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Bulletin, June/July 2007

Reflections on the Development of the Model of the Information Search Process (ISP): Excerpts from the Lazerow Lecture, University of Kentucky, April 2, 2007

by Carol Collier Kuhlthau

Carol Collier Kuhlthau, 2005 ASIS&T Research Award winner, is professor emeritus at the Rutgers School of Communication, Information and Library Studies. She can be reached by email at kuhlthau<at>

The development of the information search process (ISP) as a conceptual framework is the result of more than two decades of research that began with a qualitative study of secondary school students and the emergence of an initial model that was verified and refined through quantitative and longitudinal methods with diverse library users and further developed in case studies of people in the workplace. From these findings a principle of uncertainty for information seeking emerged that states that information commonly increases uncertainty in the early stages of the search process. Increased uncertainty creates a zone of intervention for intermediaries and system designers. I have charted the progression and development of the ISP citing selected research reports from 1985 to 2006 with a short description of the significance of each piece, shown in Figure 1. In addition, three of my books are noted in this article that summarize my research and incorporate applications for practice.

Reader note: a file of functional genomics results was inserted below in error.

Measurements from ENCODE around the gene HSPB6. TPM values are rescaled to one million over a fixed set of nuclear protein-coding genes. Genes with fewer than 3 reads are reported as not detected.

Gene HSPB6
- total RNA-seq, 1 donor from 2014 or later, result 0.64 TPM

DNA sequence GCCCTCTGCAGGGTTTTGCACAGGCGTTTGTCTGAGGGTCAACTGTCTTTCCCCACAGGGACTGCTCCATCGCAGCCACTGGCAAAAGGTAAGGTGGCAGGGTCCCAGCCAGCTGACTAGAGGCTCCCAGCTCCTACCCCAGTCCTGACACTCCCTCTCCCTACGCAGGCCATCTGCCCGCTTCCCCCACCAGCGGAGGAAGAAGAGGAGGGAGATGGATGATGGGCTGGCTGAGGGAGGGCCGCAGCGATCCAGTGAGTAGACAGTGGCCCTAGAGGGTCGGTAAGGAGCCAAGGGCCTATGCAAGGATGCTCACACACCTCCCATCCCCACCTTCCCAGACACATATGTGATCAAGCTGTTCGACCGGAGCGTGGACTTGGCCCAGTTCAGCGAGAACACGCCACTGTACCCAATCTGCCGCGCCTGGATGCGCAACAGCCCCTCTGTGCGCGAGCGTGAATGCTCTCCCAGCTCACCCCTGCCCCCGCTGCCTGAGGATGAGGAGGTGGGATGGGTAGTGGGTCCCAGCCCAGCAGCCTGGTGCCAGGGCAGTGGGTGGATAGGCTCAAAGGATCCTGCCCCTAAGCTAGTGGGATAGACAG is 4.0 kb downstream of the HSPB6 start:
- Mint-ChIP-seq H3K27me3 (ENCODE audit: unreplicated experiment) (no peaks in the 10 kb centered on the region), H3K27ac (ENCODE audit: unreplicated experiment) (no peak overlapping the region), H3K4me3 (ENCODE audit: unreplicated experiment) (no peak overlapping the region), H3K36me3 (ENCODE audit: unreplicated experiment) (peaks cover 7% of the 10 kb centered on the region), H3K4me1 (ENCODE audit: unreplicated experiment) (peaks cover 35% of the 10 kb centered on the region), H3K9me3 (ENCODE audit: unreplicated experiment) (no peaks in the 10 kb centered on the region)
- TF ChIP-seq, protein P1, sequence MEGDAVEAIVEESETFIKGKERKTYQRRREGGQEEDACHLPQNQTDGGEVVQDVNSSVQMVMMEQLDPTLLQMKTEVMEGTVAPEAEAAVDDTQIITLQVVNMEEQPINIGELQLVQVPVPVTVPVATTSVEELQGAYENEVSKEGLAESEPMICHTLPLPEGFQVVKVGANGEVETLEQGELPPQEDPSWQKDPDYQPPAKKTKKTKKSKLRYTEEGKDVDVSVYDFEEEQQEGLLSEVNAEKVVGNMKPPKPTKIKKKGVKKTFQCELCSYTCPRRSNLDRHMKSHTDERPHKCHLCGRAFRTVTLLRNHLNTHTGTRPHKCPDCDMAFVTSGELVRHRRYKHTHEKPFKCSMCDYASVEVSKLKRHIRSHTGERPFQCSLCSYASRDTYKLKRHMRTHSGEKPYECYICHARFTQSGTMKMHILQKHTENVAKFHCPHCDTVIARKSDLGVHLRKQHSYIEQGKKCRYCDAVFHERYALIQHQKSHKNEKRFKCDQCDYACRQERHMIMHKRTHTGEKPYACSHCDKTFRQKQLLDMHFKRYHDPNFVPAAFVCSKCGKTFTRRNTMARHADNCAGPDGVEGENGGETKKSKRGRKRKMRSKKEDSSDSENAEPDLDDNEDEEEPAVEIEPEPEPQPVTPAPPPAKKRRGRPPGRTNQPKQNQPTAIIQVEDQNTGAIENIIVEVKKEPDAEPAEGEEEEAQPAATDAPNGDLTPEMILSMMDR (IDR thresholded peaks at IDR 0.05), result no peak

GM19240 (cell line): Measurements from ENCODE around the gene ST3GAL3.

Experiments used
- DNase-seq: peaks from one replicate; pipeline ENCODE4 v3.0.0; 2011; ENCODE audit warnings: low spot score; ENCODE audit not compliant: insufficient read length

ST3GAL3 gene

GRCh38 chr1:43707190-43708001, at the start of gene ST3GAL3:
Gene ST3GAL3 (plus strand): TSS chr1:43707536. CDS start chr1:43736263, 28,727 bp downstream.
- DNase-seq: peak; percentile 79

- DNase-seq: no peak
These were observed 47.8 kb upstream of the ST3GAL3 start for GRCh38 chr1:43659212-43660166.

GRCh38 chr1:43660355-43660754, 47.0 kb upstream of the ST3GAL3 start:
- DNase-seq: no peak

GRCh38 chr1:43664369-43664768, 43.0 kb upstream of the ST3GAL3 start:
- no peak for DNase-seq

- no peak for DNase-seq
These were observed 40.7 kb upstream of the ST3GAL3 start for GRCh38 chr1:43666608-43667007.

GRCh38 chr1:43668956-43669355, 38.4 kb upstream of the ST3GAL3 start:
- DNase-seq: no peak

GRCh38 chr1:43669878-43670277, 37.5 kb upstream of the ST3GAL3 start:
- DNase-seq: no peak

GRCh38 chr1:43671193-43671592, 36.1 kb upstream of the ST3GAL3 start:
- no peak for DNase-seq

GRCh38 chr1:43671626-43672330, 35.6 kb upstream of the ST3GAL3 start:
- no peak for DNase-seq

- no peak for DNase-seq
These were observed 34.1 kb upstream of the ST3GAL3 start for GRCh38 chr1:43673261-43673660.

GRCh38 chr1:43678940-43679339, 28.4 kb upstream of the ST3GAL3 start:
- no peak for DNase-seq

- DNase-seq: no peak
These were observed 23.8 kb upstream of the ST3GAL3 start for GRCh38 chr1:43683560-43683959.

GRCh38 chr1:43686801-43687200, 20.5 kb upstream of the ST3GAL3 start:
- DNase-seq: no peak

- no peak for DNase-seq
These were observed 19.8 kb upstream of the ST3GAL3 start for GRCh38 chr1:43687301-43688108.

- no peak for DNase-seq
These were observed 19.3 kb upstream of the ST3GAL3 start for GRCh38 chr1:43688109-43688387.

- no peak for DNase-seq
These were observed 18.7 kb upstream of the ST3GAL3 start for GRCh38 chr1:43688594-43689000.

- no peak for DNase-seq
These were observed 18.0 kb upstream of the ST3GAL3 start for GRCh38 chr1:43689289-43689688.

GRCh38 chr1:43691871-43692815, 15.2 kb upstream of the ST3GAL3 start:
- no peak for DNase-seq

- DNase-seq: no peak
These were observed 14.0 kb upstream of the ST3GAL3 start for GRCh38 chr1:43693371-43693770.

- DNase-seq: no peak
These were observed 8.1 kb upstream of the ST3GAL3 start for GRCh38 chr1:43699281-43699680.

As I look back on my work on the ISP I reflect on some important decisions along the way that sustained my research agenda and resulted in the development of a useful model of information-seeking behavior. Of course these were not readily apparent at the start. Rather they evolved and unfolded as part of an intriguing research journey. There are six approaches that I have taken in this work beginning with the first study in 1983 and continuing on today:

  • Start with a real problem
  • Stay with the problem to verify and test the findings in variety of contexts
  • Develop concepts from the findings
  • Apply the framework of LIS
  • Design applications for implementation
  • Look to the future

Start with a Real Problem
My research into the userís perspective of the process of information seeking began in the early 1980s with my experience with students as a secondary school librarian. I noticed a recurring problem. No matter how well students were oriented to the library and its resources or how bright they seemed, there was a common pattern of behavior when they came to the library for the first few days of their research. Students almost invariably became confused and anxious in the early stages of a research project, often expressing annoyance at the assignment, the library and themselves. This led to research that grounded the initial model of the ISP as a process of construction.